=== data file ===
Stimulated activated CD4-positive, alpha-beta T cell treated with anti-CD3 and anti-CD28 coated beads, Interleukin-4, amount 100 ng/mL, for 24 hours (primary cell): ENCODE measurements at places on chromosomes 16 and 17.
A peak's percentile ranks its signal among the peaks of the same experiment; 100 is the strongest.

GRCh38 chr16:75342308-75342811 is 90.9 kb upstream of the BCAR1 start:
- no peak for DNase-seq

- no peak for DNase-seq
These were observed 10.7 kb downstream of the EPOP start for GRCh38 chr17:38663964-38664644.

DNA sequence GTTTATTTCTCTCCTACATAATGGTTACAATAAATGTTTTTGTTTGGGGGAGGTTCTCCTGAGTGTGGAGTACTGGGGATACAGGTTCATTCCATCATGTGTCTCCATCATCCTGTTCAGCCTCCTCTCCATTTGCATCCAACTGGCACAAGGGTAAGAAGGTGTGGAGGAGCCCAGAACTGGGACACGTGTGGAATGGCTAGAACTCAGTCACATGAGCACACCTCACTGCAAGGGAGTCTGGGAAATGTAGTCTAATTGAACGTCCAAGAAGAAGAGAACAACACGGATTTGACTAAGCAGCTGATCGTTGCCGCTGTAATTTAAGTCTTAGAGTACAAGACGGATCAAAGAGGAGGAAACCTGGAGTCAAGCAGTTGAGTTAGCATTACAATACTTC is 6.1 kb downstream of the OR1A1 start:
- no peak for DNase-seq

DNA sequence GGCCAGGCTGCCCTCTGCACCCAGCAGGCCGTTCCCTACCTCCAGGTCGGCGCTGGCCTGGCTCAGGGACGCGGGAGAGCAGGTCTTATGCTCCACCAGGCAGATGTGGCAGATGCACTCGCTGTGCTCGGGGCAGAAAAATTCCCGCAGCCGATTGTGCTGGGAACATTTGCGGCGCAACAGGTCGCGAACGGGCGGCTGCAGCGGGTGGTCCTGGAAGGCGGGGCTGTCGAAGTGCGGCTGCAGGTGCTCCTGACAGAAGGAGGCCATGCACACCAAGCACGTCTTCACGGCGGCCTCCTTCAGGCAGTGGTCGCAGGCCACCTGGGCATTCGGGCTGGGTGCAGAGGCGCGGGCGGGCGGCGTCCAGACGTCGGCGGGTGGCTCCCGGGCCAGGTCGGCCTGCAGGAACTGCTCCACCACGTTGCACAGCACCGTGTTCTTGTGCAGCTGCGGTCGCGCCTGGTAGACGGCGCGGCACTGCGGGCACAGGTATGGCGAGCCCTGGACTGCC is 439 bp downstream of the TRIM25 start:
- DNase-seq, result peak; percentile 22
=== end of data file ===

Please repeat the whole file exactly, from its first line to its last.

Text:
Stimulated activated CD4-positive, alpha-beta T cell treated with anti-CD3 and anti-CD28 coated beads, Interleukin-4, amount 100 ng/mL, for 24 hours (primary cell): ENCODE measurements at places on chromosomes 16 and 17.
A peak's percentile ranks its signal among the peaks of the same experiment; 100 is the strongest.

GRCh38 chr16:75342308-75342811 is 90.9 kb upstream of the BCAR1 start:
- no peak for DNase-seq

- no peak for DNase-seq
These were observed 10.7 kb downstream of the EPOP start for GRCh38 chr17:38663964-38664644.

DNA sequence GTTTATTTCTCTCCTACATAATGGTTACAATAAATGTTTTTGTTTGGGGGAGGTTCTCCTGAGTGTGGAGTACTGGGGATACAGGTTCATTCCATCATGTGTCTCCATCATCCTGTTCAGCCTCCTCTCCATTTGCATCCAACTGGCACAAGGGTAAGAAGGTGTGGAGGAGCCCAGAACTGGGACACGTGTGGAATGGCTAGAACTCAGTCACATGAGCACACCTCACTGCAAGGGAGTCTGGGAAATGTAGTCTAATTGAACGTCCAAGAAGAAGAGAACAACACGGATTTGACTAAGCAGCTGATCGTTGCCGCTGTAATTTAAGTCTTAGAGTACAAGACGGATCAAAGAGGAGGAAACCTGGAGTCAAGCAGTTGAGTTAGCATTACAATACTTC is 6.1 kb downstream of the OR1A1 start:
- no peak for DNase-seq

DNA sequence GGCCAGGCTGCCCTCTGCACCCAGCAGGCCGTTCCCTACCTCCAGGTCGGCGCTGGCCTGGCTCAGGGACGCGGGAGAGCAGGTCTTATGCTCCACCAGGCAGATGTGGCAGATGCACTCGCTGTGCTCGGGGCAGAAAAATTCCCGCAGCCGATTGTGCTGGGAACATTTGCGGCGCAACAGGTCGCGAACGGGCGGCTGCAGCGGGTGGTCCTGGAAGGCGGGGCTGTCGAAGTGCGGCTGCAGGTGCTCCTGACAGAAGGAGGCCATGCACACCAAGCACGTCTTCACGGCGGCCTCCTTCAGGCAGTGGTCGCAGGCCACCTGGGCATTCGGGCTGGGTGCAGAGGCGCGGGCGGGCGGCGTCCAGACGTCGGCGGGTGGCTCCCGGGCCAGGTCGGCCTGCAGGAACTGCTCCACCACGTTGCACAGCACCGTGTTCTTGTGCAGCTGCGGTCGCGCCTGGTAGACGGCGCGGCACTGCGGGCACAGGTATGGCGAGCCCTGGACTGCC is 439 bp downstream of the TRIM25 start:
- DNase-seq, result peak; percentile 22